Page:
Posted: Friday, 24th February 2012
VICE-Chancellor John Brooks used the first lecture in Man Met’s new eco-friendly Business School and Student Hub to set out our commitment to environmental sustainability.
Addressing the Manchester LitPhil Society in the Percival Lecture, Professor Brooks revealed the university’s ambitious plans to reach zero carbon, zero waste and zero water by 2020 - and spoke of the need for buildings which “meet the imperatives of the present without compromising the needs of future generations”.
“Sustainability is the main driver for the rationalisation of our campuses,” he said.
This commitment will see MMU’s existing seven campuses cut to two, reducing our estate from 250,000m² to 200,000m², saving hundreds of tonnes of carbon in heating, and less duplication of services such as libraries and catering outlets.
A major part of this £350m estates strategy is the development of two exciting new projects; the new £75m Business School and Student Hub and the £107m Birley Fields development.
“What we have done with both of these projects is to make sustainability in design absolutely fundamental, it determines not just what the buildings look like, but where they are located and how they integrate with their local environment.”
The Business School will welcome students from September 2012 and Birley Fields is now moving into the construction phase.
“Birley Fields is a very exciting project as it takes us into a new integrated campus. Our challenge is to deliver a campus that can achieve the three zeros. To do that we have to be quite radical,” explained John.
For example, extra investment in an innovative energy system means that the process to generate mains power for computers and lighting itself produces enough energy to heat the buildings, massively reducing the campus’ carbon footprint.
Putting 1200 student beds on the site will make the site even more environmentally friendly as 24 hour occupancy will allow power to be generated continuously and maximise operational efficiency.
Professor Brooks was keen to emphasise that the new Birley Fields Campus will be green, welcoming, environmentally sustainable and educational: “About two thirds of the campus will be green space and public realm with a range of different bio environments – there will be more trees on site after construction than before and we want it to be a community campus, very much open to the people of Hulme and Moss Side.
“The on site energy centre will become an education centre,” He added: “We have designed it in such a way that it can demonstrate to young people how energy can be generated, recovered and recycled.”
Beautiful and functional
Professor Brooks described how the Birley Fields development follows in the footsteps of the new Business School and Student Hub: “This building which you are now sitting in is a landmark for sustainability, as well as being a landmark for the university.”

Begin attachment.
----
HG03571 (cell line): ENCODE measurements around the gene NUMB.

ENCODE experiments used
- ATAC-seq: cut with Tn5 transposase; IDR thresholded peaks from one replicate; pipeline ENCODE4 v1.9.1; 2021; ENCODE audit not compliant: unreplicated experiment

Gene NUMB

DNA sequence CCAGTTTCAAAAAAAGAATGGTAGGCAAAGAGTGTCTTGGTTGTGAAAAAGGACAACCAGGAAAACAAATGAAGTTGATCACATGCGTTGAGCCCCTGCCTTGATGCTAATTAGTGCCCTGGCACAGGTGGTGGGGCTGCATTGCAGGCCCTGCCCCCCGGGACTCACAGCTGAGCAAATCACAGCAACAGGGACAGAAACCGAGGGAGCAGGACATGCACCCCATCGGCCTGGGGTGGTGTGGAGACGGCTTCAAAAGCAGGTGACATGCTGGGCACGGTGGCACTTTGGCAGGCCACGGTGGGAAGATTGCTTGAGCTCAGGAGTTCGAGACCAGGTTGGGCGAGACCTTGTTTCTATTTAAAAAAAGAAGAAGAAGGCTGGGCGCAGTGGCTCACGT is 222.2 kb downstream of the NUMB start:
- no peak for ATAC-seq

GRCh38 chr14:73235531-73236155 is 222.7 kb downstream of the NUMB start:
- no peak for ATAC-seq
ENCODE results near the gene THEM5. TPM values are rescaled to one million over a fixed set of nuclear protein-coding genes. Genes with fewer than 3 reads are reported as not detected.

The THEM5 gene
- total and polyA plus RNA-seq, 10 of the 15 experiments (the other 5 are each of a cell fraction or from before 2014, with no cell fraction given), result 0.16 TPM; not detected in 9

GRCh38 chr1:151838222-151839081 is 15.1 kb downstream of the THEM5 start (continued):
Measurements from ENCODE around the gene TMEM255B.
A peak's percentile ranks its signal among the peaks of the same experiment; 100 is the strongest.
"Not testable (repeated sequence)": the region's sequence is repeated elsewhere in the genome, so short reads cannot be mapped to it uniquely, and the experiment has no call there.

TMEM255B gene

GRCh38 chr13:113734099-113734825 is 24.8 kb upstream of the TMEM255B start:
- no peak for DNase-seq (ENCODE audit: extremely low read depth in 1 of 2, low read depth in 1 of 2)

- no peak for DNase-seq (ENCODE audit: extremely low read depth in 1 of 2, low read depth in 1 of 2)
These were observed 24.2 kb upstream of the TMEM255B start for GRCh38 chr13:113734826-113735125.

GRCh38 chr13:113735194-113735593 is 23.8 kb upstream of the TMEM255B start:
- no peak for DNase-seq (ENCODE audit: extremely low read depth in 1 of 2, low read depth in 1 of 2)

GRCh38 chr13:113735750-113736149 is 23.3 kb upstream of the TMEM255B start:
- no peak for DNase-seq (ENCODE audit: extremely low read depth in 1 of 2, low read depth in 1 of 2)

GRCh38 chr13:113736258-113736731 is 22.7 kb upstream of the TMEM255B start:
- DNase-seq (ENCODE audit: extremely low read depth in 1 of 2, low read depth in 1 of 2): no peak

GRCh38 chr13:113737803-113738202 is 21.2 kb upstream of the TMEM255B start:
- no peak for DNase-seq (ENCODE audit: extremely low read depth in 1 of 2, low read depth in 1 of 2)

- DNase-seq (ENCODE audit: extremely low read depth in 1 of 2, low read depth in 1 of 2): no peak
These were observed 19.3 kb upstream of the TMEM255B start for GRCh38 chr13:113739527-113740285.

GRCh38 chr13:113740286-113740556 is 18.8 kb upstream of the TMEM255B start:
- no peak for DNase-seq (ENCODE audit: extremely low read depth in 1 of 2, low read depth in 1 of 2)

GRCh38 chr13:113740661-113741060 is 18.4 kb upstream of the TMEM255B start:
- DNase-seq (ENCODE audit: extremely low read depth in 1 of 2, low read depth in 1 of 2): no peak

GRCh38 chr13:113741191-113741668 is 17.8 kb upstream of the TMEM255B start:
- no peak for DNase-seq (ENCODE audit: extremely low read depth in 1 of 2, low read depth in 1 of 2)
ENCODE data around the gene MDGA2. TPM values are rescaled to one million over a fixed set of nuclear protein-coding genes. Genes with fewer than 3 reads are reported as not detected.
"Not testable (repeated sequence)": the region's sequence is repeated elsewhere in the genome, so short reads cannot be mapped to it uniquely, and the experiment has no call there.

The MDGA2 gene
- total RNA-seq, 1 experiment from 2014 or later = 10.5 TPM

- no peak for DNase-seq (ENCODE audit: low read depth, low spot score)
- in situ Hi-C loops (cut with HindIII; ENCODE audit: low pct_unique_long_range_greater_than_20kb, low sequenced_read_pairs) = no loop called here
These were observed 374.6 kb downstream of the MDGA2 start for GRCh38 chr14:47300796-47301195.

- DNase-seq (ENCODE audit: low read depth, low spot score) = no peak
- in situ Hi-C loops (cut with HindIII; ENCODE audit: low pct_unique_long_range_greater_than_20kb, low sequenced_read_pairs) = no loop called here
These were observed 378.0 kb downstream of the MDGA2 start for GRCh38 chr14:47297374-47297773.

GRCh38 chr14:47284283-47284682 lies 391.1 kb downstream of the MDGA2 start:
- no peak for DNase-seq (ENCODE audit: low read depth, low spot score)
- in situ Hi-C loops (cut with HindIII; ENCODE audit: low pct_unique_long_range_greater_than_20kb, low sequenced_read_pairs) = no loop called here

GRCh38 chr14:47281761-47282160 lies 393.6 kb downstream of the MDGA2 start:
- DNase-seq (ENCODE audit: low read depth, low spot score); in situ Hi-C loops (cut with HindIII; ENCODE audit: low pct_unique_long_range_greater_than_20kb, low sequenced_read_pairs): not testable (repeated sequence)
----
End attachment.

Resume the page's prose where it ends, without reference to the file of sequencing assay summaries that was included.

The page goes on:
“It was designed to maximise the benefits of the environment – the roof faces South at the right angle to collect both light and rain water, two deep atria provide natural light and ventilation and water pumped from underneath the building provides free heating and cooling.
“It happens to be a very beautiful building as well, but functionality was the driving force here.”
The Estate Strategy Master plan, which the new Business School and Birley Fields campus are part of was reached by looking at projections of student numbers, budgets, staff and space requirements and operating on a need to achieve 60% occupancy of all space 60% of the time.
Newbuild or refurb?
Professor Brooks also talked about how special consideration was given to whether buildings should be replaced or refurbished, how they could be operated more intelligently and whether sustainability should be a fundamental design element.
“We had to think hard about whether to build new or whether to refurbish - because the concrete frame of a 1960s building contains a lot of energy which equates to carbon, to knock it down and rebuild it that’s a huge carbon load.
This has meant some demolition and some refurbishment with Science and Engineering receiving a £56m facelift and a £35m investment in Art and Design, with some new-build and some refurbishing.
Additional investments had been made in Cheshire; where £30m had provided new bases for Contemporary Arts and Exercise and Sports Science on the Crewe campus, and in Manchester where £12m had been spent on the Burslem Building.
The Vice-Chancellor added: “We are working together to create a sustainable university which goes beyond being carbon neutral and actually has a positive environmental impact.
“Our goal is to manage our activities and estate to deliver continued improvements in environmental performance through the adoption of key sustainability policies.”
This has so far seen MMU make an 18.5% carbon emissions reduction, improve energy efficiency by 5.5million kWh, reduce water consumption by 12.1%, divert 13,600 tonnes waste from landfill, achieve a recycling rate of 27%, achieve a 7.8% business travel carbon emission reduction, a 9.7% energy reduction in halls of residence, install 1136m2 of green roofs and win a Good Egg Award for commitment to source free-range eggs!
By 2015 Man Met is aiming for a 35% carbon reduction which is almost 15% more than the National Higher Education sector emission reduction targets.
- Director of Services Mary Heaney thanked colleagues who had enabled the Percival Lecture to take place in the Business School and Student Hub. She said: “My thanks to everyone who made it possible to run a public event for almost 130 people in an unfinished building! Some of the names I know and some not: Matt and Sarah Marsland from Campus Services, John Valentine, Matt Wegrzyn and Graham Ormrod from ITS. Please extend our thanks also to the Catering Team for an excellent buffet in the Pennine.